Ever wanted to be in the movies, but can’t be bothered hanging around on set all day as an extra? Try visiting these National Trust properties for the next best thing. (If you’re lucky you might just walk into the back of shot.)
1. Ashridge Forest, Hertfordshire
Films: Into the Woods, Maleficent, Les Misérables, Sleepy Hollow and the Harry Potter series.
Let’s start with the awards season. Meryl Streep was nominated for a best actress in supporting role Oscar in Disney’s musical Into The Woods. But the Trust will no doubt be more proud of its nomination for Production Design.
Some CGI trickery has transformed the forest into the home of some of the Brothers Grimm’s most famous fairytale characters.
2. Petworth House and Park, West Sussex
Films: Mr Turner.
Mike Leigh’s award-winning film, Mr Turner explores the last quarter century of landscape painter, JMW Turner. Leigh filmed for just over a week at Petworth House, which was the seat of one of Turner’s greatest patrons – the third Earl of Egremont, played by Patrick Godfrey in the film.
Turner famously had the run of the house when he visited, and annexed the enormous library as his art studio, which is vividly brought back to life in the film.
3. Osterley, London
Films: The Dark Knight Rises, Burke & Hare, Gulliver’s Travels, The Young Victoria, Edge of Love and Miss Potter.
Chosen for its large rooms and grand interiors, the production crew working on The Dark Knight Rises spent two months “dressing” Osterley as Wayne Manor, before the cast, including Christian Bale, Michael Caine and the rest of the crew, arrived for a week of filming.
Wayne Manor was burnt down in an earlier film so director Christopher Nolan was looking for a stunning period setting to act as the new Wayne Manor. Key scenes are filmed in the 130-foot Long Gallery, the entrance hall, the grand staircase and the breakfast room.
But perhaps the most exciting location he picked was the library where, hidden behind a door in a bookcase, lies Osterley’s real secret passage, which became the entrance to Batman’s infamous bat cave.
4. Knole, Kent
Films: Sherlock Holmes: A Game of Shadows, Pirates of the Caribbean: On Stranger Tides, The Other Boleyn Girl.
The cast and crew from Sherlock Holmes: A Game of Shadows came to Knole, transforming the stone court into the courtyard of a Swiss castle for the arrival of Professor Moriarty, arch-enemy of Conan Doyle’s famous detective.
Meanwhile in 2008, it took centre stage for the adaptation of Philippa Gregory’s bestselling novel, The Other Boleyn Girl, the story of the Boleyn sisters, Anne and Mary, as they competed for love of King Henry VIII. In reality, Knole has a link to King Henry himself. He was so impressed by its beauty that in 1538 he asked Thomas Cranmer, the Archbishop of Canterbury, to hand the property over to him.
5. Antony House, Cornwall
Films: Alice in Wonderland.
There’s no surprise Tim Burton was drawn to this house in Cornwall. The house’s mixture of the formal and informal perfectly suits Lewis Carroll’s surreal story.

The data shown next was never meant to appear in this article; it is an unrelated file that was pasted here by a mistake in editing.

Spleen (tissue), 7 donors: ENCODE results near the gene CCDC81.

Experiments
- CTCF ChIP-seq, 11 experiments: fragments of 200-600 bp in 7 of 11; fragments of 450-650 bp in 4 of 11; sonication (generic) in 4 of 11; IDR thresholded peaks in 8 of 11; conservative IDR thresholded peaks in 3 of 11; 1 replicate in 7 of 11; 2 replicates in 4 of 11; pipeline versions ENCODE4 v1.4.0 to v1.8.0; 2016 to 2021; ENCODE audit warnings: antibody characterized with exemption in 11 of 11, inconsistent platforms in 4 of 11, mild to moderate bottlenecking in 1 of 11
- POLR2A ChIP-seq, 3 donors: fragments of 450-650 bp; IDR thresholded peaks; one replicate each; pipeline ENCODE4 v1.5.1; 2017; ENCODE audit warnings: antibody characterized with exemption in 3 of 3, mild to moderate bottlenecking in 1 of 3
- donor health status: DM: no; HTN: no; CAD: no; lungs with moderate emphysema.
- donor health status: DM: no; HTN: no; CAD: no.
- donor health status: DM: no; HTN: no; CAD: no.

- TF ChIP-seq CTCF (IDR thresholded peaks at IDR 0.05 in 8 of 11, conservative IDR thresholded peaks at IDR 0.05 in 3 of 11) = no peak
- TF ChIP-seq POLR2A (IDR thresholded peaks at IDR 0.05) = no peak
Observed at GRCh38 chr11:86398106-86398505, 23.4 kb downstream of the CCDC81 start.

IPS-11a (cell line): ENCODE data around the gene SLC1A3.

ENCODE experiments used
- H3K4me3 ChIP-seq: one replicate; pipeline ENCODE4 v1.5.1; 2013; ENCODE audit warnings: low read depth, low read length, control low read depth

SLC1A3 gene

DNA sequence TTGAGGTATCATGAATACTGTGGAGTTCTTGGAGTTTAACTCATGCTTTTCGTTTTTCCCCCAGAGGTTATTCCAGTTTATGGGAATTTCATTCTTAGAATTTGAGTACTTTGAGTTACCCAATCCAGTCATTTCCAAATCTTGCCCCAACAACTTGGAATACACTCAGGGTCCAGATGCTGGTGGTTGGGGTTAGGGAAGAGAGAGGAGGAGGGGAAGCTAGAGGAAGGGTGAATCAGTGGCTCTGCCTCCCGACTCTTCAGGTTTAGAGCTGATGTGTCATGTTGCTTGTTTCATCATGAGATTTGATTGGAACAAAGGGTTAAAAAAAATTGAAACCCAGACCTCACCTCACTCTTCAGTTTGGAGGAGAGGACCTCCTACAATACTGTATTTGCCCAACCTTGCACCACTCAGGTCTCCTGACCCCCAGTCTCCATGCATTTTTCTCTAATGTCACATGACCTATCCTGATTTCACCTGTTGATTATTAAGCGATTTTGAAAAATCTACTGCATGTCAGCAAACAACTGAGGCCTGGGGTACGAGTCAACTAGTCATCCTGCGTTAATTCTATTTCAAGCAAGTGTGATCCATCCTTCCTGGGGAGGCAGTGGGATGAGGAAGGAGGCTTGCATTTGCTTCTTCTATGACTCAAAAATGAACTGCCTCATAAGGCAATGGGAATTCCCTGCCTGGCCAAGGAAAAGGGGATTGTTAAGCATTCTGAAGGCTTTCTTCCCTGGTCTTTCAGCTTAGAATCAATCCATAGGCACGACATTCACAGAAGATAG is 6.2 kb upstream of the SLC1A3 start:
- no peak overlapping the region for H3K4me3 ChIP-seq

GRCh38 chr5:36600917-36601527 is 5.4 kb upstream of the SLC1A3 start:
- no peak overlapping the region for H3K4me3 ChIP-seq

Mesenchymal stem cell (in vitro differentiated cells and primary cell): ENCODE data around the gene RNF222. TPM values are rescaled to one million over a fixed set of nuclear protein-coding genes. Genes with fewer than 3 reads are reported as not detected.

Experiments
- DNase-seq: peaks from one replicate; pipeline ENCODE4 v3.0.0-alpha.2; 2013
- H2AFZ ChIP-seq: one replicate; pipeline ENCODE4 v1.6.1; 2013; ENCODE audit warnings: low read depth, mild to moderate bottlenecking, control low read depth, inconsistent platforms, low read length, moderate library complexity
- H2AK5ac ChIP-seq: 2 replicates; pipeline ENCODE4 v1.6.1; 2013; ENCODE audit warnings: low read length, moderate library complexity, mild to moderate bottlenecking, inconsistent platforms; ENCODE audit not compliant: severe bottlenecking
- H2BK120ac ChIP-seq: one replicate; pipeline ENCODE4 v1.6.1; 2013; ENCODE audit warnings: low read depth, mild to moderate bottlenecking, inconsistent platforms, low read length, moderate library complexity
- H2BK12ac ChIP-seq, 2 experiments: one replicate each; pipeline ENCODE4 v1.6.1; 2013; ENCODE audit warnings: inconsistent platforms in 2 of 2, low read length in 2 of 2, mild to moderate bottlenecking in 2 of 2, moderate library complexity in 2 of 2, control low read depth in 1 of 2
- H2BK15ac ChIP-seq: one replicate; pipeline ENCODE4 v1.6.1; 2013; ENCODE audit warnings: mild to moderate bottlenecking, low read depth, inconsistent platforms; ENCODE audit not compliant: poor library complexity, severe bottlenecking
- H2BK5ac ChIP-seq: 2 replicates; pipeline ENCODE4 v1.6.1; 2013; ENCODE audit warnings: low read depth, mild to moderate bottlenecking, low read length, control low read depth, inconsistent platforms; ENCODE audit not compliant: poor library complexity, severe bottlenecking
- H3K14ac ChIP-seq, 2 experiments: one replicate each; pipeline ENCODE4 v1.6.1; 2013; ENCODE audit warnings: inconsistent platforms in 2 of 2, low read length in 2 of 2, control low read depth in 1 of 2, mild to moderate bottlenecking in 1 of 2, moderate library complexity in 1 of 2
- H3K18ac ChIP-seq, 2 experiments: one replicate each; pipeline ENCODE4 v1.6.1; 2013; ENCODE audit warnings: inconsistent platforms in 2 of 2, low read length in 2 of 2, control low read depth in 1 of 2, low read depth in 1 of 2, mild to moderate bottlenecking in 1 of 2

Filming took place over nine days back in September 2008, transforming the grounds and creating a “mini village” of catering trucks and hair and make-up tents.
6. Lacock Abbey, Wiltshire
Films: The Other Boleyn Girl, Harry Potter and the Half Blood Prince, Harry Potter and the Chamber of Secrets, Harry Potter and the Philosopher’s Stone.
The abbey at the heart of Lacock Village has experienced its fair share of the limelight. Founded in 1232 and converted into a country house in the 1540s, the atmospheric monastic rooms include medieval cloisters, a sacristy and chapter house.
The abbey’s cloisters and side rooms doubled as magical Hogwarts classrooms in three Harry Potter flicks, while the village was also a backdrop for outdoor scenes with Harry and Dumbledore. The abbey was also used as the beautiful chambers of Catherine of Aragon for the filming of The Other Boleyn Girl.
7. Freshwater West, Pembrokeshire
Films: Robin Hood, Harry Potter and the Deathly Hallows.
Since the dawn of cinema, filmmakers have long been dragging their cameras, cast and crew across Wales hoping to wow their audiences with the country’s stunning landscape.
This beach is known as one of the finest surf beaches in Wales, made famous as the location for the dramatic (if a little far-fetched) battle scene at the end of Robin Hood. The vast battle scene was choreographed and shot over many days, although the missing cliffs were added later using computer magic.
In Harry Potter and the Deathly Hallows, Freshwater West was also the filming location for the beach scenes with Dobby and home to Bill Weasley and Fleur Delacour‘s Shell Cottage.
8. Ham House, Surrey
Films: Anna Karenina, John Carter, Never Let Me Go, The Young Victoria.
In Anna Karenina (like much of the rest of London in real life) Ham House in Richmond-upon-Thames was transformed into grand Russian apartments.
The Long Gallery on the first floor of the house with its opulent Baroque decor, fine oil paintings and parquet floor meant it was picture-perfect to play the role of Vronsky’s grand but empty apartments in nineteenth century St Petersburg.
Situated within the M25, Ham is regarded as one of the best-kept secrets in the British film industry, with location managers appreciating its versatility and directors seduced by its good looks.
9. Marloes Sands, Pembrokeshire
Films: Snow White and the Huntsman.
Another Welsh beach location that looks great on the silver screen is Marloes Sands. The rugged cliff face lent itself perfectly to the setting of the imposing castle in the twisted adaptation of the classic Snow White fairytale.
Unusually for Wales, however, there is no imposing castle here. The dystopian Disney-esque edifice was added later with CGI.